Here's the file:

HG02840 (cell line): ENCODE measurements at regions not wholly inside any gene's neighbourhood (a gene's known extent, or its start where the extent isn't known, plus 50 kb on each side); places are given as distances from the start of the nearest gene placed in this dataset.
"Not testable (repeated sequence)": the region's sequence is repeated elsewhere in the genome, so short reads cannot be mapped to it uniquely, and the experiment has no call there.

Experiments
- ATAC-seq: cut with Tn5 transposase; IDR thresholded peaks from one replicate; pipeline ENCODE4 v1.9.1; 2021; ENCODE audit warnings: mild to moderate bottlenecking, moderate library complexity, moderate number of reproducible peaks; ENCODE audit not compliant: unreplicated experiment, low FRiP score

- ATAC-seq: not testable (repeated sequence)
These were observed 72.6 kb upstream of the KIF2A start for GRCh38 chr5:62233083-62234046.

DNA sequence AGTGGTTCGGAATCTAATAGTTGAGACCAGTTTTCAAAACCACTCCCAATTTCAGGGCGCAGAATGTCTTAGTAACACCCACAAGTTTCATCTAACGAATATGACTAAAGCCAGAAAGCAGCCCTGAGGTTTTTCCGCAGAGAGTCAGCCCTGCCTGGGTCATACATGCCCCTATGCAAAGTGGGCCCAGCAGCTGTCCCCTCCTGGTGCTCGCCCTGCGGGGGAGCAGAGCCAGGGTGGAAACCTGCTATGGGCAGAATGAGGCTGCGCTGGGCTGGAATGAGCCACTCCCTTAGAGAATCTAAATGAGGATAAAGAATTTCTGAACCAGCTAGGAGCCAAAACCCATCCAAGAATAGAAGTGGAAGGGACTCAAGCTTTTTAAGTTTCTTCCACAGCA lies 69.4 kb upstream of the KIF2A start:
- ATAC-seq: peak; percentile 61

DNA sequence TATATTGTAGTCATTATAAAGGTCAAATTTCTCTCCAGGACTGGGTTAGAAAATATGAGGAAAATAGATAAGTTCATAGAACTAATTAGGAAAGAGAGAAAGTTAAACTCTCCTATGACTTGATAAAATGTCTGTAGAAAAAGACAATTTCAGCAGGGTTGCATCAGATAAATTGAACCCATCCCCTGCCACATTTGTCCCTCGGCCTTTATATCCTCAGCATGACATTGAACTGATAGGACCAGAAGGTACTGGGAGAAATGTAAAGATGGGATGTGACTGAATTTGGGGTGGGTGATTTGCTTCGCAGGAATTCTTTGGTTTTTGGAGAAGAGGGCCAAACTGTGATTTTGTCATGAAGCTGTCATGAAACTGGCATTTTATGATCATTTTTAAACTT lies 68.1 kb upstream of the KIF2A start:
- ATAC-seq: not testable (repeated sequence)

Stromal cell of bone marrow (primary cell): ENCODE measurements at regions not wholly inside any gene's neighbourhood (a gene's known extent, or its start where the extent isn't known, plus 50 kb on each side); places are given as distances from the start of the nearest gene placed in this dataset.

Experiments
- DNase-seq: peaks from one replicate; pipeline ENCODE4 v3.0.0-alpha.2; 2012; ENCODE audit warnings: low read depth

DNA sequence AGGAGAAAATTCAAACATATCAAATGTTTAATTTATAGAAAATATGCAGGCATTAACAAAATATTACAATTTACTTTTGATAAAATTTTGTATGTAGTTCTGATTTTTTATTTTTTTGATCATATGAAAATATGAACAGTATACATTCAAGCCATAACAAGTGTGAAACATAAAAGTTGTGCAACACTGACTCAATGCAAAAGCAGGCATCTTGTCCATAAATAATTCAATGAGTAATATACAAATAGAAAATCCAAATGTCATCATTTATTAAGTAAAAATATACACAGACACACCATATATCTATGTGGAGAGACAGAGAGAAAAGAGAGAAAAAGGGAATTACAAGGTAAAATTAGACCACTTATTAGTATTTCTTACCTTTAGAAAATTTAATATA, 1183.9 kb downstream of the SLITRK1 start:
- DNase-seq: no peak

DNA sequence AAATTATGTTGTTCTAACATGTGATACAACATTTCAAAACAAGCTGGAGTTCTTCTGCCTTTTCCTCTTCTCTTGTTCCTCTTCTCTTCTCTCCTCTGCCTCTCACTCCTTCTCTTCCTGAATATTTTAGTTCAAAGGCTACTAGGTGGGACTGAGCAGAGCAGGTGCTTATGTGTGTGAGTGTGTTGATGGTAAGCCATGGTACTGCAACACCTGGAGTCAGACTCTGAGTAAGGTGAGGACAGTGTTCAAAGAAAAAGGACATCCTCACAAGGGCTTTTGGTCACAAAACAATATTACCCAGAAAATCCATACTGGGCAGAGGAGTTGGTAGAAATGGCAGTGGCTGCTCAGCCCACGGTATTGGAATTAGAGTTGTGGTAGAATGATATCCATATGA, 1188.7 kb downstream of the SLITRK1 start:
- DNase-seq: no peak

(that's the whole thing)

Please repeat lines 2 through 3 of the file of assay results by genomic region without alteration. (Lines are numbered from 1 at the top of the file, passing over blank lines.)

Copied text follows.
"Not testable (repeated sequence)": the region's sequence is repeated elsewhere in the genome, so short reads cannot be mapped to it uniquely, and the experiment has no call there.

Experiments